Queen and Slim’s title characters (Jodie Turner-Smith and Daniel Kaluuya, respectively) are billed as the black Bonnie & Clyde. Screenwriter Lena Waithe (Master of None) draws parallels to the infamous outlaw couple throughout the film; although both parties are fugitive lovers on the run, the circumstances surrounding their most-wanted statuses are determined by the racial history of the country hunting them.
More than a year out from the 93rd Oscars, the politicking and jockeying of the horse race—although I’m remiss to use another equine term—have commenced. There’s a comfortable certainty around five of the likely nominees while the remaining spots will generate award season’s tension and suspense.
Nineteen performances from 17 extraordinary actors had my attention in 2019. From quiet rage (Kelvin Harrison Jr. in Waves) to the explosive (Adam Driver in Marriage Story), and everything in between (Elisabeth Moss in Her Smell), 2019 displayed a Technicolor spectrum of human emotion.
On a historic night, Parasite became the first foreign-language film to win Best Picture during the 92nd Academy Awards ceremony. The accolades for director Bong Joon-ho’s rousing social critique didn’t end there; as the film won the newly minted Best International Feature Film (formerly Best Foreign Language Film), Bong received the second-ever Best Director win for a foreign-language film after Alfonso Cuarón was honored for Roma 11-and-a-half months ago, and Parasite became the sixth foreign-language film to take home Best Original Screenplay.
Bong Joon-ho’s splendid class-war thriller, Parasite, is waiting in the wings to become the Academy Awards’ first foreign-language Best Picture winner. Only one thing stands in the South Korean film’s way: the dogged, irrepressible march of history. If Bong hadn’t devised the year’s singular masterpiece, a perfect butter-and-salt blend of popcorn entertainment and shrewd cultural commentary, the betting-market favorite (and admittedly good) 1917 would be a respectable winner. With Parasite in the mix, 1917 is a tired return to the familiar.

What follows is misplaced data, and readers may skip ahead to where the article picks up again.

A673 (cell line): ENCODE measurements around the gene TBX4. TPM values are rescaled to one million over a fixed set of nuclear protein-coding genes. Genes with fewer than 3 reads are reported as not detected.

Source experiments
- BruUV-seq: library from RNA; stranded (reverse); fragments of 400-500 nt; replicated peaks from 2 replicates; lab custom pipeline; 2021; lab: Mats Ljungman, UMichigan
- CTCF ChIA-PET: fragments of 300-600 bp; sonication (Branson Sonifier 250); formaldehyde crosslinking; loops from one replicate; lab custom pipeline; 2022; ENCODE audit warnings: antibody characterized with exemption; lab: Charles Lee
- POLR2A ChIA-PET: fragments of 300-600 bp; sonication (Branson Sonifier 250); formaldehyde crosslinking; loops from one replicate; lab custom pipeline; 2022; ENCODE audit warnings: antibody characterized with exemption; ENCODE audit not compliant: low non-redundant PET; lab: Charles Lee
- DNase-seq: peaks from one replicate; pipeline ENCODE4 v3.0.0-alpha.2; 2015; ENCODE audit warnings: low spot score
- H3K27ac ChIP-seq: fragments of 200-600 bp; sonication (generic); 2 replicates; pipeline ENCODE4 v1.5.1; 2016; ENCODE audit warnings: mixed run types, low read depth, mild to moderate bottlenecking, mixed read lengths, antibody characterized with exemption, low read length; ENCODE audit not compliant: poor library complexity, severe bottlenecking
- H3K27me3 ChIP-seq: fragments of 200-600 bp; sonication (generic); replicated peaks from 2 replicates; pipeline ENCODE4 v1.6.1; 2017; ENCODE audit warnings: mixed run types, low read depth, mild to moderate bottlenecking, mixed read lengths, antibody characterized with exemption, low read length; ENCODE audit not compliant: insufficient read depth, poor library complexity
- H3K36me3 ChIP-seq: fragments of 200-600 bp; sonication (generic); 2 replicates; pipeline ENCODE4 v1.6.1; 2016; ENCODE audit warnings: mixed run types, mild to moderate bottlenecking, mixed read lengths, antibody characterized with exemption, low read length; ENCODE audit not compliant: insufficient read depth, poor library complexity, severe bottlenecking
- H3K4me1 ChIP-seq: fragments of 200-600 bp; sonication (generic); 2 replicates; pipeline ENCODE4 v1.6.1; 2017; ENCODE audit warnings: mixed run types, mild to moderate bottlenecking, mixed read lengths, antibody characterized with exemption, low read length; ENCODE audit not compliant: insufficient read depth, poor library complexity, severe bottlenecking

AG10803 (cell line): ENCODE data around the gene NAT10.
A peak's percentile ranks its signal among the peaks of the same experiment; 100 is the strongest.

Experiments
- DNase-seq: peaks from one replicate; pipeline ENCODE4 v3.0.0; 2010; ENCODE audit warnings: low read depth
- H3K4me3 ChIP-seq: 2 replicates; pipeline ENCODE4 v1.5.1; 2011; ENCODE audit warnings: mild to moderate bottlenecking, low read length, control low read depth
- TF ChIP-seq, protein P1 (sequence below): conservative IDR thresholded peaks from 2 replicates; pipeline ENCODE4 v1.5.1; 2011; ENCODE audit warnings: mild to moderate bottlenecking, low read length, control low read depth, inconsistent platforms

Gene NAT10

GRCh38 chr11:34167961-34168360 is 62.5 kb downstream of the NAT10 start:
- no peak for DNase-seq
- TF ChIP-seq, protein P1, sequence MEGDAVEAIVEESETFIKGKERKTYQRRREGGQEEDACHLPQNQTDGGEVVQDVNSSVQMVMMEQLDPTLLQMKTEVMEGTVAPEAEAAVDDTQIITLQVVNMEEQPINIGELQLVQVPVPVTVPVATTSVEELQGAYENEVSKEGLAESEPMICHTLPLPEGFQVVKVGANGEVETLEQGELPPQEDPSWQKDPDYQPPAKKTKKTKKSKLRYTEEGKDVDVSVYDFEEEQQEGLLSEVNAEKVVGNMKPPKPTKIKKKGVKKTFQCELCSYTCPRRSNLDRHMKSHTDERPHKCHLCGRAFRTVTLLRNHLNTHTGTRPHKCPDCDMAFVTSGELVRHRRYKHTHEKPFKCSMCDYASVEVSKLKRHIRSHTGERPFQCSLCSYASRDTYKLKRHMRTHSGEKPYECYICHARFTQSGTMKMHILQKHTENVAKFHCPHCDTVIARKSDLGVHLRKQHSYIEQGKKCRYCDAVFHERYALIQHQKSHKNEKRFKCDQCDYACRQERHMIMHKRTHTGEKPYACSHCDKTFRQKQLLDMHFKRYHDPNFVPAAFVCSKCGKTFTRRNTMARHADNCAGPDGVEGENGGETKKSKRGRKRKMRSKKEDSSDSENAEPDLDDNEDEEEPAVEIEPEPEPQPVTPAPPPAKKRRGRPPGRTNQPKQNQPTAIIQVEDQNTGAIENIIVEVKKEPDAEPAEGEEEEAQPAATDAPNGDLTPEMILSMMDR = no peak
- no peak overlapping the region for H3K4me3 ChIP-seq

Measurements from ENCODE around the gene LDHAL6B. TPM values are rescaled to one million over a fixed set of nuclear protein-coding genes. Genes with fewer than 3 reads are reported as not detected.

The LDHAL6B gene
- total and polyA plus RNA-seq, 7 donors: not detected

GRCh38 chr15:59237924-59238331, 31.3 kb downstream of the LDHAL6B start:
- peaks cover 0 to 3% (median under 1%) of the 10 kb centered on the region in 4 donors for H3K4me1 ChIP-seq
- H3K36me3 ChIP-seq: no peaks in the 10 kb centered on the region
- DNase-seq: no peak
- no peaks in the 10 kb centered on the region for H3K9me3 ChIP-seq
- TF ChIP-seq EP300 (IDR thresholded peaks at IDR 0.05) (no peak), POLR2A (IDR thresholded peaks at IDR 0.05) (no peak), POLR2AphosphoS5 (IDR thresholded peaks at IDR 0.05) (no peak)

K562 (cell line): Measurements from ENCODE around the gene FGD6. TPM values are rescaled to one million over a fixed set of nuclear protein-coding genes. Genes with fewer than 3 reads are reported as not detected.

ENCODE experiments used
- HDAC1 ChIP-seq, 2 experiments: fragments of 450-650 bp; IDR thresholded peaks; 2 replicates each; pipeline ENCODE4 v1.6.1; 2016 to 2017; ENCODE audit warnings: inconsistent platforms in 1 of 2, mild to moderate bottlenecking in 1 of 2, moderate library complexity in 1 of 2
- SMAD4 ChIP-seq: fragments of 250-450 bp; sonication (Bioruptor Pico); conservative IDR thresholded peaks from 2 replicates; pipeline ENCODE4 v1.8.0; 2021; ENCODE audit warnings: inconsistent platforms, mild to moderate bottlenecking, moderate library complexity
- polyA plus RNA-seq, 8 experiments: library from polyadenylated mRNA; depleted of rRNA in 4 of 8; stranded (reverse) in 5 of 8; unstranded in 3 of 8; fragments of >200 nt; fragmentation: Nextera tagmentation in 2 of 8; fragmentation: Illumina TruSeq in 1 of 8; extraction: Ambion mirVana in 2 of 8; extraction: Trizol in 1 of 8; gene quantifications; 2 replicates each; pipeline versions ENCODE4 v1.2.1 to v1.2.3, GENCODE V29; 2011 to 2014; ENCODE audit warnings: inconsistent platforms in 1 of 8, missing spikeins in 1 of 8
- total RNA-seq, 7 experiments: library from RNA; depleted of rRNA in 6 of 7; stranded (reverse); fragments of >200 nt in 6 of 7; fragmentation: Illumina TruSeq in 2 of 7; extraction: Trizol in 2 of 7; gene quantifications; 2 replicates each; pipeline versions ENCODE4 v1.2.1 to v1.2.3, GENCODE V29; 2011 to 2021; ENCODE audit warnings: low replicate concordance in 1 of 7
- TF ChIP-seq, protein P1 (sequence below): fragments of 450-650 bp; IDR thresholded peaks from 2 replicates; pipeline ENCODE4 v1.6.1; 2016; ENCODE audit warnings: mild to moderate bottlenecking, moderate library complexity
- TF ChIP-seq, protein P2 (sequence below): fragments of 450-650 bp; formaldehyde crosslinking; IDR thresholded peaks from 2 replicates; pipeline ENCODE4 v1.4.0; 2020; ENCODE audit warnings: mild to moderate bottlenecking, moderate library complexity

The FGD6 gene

Co-writer and director Sam Mendes entrusted his frequent collaborator and cinematographer, Roger Deakins, with an ambitious one-shot war epic. The 70-year-old director of photography delivered a cinematic achievement fitting of his visual genius.
The origin story for the Clown Prince of Crime, whose history is often as fluid as his sanity, is firmly established in Joker. Loosely remaking Taxi Driver and The King of Comedy, director Todd Phillips riffs on the Martin Scorsese classics without revamping them. Star Joaquin Phoenix is contorted and damaged as Batman’s notorious archnemesis, but never approaches Heath Ledger’s brilliant performance in 2008’s The Dark Knight. Joker masquerades as prestige film without revealing emotional, political, or intellectual depth behind its clown-shaped mask.